Replanting coconuts for basket market on the cards
The Ministry of Agriculture and Fisheries (MAF) may consider planting coconut palms especially for the weaving of ato launiu (coconut leaf baskets) if they become a popular alternative to plastic bags.
Since the advent of the ban on single use plastic bags came into effect on January 30, some shoppers and market retailers are turning to Samoa’s traditional shopping basket made from coconut leaves, as an environmentally friendly, compostable option.
But the MAF Crops Division assistant chief executive Moafanua Tolo Iosefa said he would hesitate to support a commercial drive towards replacing plastics with organic baskets, because that could risk an already fragile coconut population.
He said if within a year, if even half the population are using woven baskets for their shopping, which wear or dry out after two or three weeks, the coconut population could feel the impact.
“To me, in the long run, this is not sustainable,” Moafanua said.
“There is no way I am going to support this idea of using the coconuts or encourage people to use coconut leaves as baskets for shopping.”
There is even a risk for individual farmers harvesting leaves for their own personal use, Moafanua believes.
“Unless you have a huge plantation of more than 100 plants that is not good, it will have an impact in the future,” he said.
Moafanua said the ministry has no plans to regulate the use of coconut leaves for baskets, but that could change if the basket business begins to boom. Samoa’s local tall variety of coconut trees are best left to flourish and supply the growing demand for the nut, both locally and internationally, Moafanua said.
But the Malayan Dwarf variety, which is much shorter, could be a viable alternative as a dedicated crop for leaf harvesting, the ACEO suggested. They would still bear fruit, but it would not be the priority.
“There are some varieties that can produce lots of leaves, so I think it is best to target those varieties for this purpose, not the Samoan Tall,” Moafanua said.
“Leave the Samoan Tall for the purpose of collecting fruit, and for generating income.”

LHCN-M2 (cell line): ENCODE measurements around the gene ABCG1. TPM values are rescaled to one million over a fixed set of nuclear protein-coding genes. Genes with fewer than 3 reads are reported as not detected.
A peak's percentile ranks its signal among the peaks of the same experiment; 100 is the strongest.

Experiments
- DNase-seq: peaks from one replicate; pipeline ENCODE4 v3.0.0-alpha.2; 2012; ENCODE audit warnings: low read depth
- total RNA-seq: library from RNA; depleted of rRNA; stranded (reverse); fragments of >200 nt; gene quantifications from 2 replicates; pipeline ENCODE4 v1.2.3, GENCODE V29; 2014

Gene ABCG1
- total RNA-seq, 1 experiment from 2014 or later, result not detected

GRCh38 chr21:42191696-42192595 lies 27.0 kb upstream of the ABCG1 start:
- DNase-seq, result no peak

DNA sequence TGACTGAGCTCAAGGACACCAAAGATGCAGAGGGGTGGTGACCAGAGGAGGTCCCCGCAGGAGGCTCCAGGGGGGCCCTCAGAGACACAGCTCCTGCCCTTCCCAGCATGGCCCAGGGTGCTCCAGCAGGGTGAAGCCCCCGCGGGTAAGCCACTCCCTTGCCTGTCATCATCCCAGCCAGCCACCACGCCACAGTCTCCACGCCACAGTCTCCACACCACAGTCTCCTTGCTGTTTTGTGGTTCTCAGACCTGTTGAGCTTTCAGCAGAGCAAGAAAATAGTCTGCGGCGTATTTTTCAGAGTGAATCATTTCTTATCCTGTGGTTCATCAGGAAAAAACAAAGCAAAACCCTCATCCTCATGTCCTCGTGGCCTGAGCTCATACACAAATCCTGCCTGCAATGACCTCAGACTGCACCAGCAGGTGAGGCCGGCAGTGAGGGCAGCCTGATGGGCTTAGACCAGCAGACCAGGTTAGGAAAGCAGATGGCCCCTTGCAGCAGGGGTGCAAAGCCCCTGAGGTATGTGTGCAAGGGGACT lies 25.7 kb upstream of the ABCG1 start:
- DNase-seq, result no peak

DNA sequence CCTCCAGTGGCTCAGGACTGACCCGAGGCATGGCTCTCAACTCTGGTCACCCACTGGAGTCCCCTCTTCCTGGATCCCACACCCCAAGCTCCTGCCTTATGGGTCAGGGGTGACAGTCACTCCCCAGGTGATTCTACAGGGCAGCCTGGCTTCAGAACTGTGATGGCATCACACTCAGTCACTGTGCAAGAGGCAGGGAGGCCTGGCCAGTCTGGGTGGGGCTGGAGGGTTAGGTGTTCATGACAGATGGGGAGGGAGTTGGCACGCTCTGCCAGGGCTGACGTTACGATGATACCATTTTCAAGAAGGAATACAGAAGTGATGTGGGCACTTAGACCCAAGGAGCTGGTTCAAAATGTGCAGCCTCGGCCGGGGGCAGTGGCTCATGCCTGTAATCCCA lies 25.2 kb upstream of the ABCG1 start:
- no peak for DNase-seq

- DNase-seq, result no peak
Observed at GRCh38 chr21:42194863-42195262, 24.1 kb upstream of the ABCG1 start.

If baskets as shopping bags can be a good source of income, and save plastics from coming off the shelves that is positive, said Moafanua. But it requires thinking and planning.
“With this new development, it’s about time to include the dwarf variety for that purpose only.”
Moafanua said while he does not wish to tell farmers how to handle their crops, he hopes they are aware of the risks of overcutting leaves from the trees.
“If I know that I can weave 100 baskets a day and sell them, even for a very low price, if I can make money out of it, why not?” he said.
“But in the long run we need to be very careful about these kinds of things.”
“Maybe [awareness of the risks] can be included in our training programmes for communities if coconut baskets are coming up as a big business in the future, to let farmers know it might affect the growth of the tree.
“Especially how many leaves to cut per tree per month, or even two to three months, to ensure the tree is growing healthily, and producing more nuts,” he said.
MAF is currently undergoing a nationwide coconut replanting programme, to replace the aging population of coconut trees. To help, MAF is opening eight new seedling nurseries (four in Upolu and four in Savaii) to distribute more seedlings across the country. Moafanua said he intends for the nurseries to be operational by the end of the month.
The crops division also incentivises farmers to gather fallen coconuts going to see from their plantations, and cash in 50 sene per seed before planting them.
“We want to encourage farmers to collect all those seedlings because there are a lot! That is the best way. If we pay them to collect the nuts, and the ministry monitors the seedlings, maybe people will think why not, there is money there?” said Moafanua.
The ministry’s focus is to improve food security and cash generation for farmers, Moafanua said. Coconuts are a high value crop with lots of potential, so they need to be protected. Supported by the World Bank, MAF has a bold target to replant two million coconut trees in the next ten years. Based on today’s figures, Moafanua said he’ll consider even 50 or 60 percent of that target a success.
“The replanting scheme is a little slow at the moment.But that is why we are trying to work together with the village, and the pulenu’u (village mayor) to engage the whole village in this programme.”